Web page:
In John 4, the woman at Jacob's well did not inquire of Jesus whether one should live at Mount Gerizim or in Jerusalem, but where one should go and "do" worship. When the Ethiopian eunuch went to Jerusalem, it was to "do" an act of worship, not to live (Acts 8:27). Likewise, the apostle Paul had gone to Jerusalem to worship ["to do"](Acts 24:11), but clearly his life's service to God was elsewhere (Acts 9:15; 13:47; Romans 11:13; 15:16). Each of these reveals a distinction between our daily life of service and "doing" as an act of worship.

    Before going to the cross, Jesus warned the apostles, "...the time is coming that whoever kills you will think he offers God service" (John 16:2). Jesus employs the same Greek word (latreia) which Paul used in Romans 12. Surely, the Jewish leaders didn't consider putting men to death a act of worship, but they believed they were serving God (Deuteronomy 13:1-11; Acts 6:13-14; 7:57-58). They would certainly have differentiated this "service" from their "bowing" acts of worship.x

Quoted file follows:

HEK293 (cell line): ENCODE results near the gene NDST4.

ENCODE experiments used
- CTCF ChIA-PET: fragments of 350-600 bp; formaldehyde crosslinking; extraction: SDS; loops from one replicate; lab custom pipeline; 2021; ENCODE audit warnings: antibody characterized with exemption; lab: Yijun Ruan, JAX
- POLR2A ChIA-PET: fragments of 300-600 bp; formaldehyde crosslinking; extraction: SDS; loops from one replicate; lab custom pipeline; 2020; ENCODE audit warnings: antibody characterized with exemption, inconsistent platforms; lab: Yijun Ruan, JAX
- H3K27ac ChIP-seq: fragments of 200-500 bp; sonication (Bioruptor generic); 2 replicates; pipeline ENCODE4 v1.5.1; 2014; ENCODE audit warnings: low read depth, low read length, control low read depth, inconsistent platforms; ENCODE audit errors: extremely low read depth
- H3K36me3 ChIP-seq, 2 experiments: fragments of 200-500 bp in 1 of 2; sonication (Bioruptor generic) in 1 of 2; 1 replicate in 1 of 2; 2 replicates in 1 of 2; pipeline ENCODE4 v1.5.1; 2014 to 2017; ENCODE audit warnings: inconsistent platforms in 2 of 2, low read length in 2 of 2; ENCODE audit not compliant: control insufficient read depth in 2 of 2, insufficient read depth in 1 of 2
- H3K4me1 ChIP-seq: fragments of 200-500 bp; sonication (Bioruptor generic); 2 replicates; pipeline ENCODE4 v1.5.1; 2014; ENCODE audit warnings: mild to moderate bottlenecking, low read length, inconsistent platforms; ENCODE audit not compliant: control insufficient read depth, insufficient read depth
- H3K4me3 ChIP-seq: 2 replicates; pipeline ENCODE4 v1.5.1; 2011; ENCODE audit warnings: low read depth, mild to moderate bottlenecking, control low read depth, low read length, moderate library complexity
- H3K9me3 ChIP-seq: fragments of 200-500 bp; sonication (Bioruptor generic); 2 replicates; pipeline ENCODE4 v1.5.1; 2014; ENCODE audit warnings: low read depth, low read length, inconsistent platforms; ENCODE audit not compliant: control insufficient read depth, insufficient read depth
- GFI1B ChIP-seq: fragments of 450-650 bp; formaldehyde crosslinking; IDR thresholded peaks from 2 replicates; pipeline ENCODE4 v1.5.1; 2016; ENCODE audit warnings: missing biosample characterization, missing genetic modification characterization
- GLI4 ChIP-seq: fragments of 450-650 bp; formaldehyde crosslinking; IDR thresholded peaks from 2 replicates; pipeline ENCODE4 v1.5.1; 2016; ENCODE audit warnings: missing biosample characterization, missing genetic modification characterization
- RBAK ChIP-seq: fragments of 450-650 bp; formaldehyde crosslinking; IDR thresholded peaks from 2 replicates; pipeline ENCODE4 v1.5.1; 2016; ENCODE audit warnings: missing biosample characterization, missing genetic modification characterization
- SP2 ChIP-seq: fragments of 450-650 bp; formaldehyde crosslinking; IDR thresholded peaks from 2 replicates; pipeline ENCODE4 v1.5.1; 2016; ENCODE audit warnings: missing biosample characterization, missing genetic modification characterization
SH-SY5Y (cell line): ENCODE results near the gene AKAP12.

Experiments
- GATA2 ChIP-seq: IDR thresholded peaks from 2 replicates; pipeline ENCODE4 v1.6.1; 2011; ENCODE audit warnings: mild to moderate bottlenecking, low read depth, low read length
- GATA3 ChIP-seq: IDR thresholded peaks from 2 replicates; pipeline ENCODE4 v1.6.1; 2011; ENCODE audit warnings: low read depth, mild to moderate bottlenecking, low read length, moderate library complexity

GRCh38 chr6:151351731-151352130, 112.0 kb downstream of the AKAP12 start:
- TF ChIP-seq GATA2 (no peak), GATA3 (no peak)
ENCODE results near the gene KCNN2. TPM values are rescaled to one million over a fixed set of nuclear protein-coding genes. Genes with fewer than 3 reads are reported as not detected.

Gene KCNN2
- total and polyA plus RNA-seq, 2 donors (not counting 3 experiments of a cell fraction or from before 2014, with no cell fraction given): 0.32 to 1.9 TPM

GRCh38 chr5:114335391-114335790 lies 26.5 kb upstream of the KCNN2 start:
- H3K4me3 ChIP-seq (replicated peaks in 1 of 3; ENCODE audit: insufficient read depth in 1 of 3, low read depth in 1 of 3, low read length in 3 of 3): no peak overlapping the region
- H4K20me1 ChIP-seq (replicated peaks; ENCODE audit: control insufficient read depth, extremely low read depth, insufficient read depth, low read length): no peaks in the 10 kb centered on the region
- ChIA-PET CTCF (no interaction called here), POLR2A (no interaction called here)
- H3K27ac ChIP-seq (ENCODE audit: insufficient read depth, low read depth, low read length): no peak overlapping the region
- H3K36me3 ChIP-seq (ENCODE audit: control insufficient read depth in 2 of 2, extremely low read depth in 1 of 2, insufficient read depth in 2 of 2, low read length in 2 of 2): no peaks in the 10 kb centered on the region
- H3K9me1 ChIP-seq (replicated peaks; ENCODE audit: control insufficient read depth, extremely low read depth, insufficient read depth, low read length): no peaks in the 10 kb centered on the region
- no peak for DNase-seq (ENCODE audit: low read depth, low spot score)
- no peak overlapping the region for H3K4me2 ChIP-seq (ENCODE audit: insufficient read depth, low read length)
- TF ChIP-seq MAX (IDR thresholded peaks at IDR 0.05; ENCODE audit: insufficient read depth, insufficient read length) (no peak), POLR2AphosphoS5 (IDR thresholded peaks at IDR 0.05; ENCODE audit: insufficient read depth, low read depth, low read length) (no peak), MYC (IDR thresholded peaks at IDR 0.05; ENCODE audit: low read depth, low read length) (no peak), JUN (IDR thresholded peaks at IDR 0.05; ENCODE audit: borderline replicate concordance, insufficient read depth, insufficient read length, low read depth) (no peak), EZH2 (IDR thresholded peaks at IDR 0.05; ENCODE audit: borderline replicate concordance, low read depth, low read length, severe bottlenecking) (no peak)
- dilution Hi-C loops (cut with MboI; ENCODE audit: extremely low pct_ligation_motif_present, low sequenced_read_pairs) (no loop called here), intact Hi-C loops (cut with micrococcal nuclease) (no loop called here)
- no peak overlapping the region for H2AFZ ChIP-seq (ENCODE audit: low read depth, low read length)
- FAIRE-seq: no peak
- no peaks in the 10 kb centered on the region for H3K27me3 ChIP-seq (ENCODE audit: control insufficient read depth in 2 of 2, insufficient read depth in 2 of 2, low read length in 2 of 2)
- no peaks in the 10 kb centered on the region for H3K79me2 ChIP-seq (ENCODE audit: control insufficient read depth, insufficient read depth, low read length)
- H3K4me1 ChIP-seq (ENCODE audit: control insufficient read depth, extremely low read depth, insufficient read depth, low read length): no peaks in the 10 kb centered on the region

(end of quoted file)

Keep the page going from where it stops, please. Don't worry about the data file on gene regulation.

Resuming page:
It is reasonably noted by a teacher that all robins are birds, but not all birds are robins; all canoes are boats, but not all boats are canoes; and all sneakers are shoes, but not all shoes are sneakers. Equally, all ["bowing down"] worship is service to God, but not all service to God is worship. The Bible makes a recognizable distinction between the two words. The context identifies whether an overt action of worship is referred to or if it's a person's daily living.


    What is the intent of your labor? Is it religious in intent?

    Daniel faithfully served Darius (6:1-4). However, the prohibition of the Ten Commandments is that among "gods" one is to serve the only true God. Although Daniel served the King (as we would serve on any job or trade), he did not serve him as a god. "But if not, be it known unto thee, O king, that we will not serve thy gods, nor worship the golden image which thou hast set up" (Daniel 3:18 ). Service is like worship. Intent is decisive.xi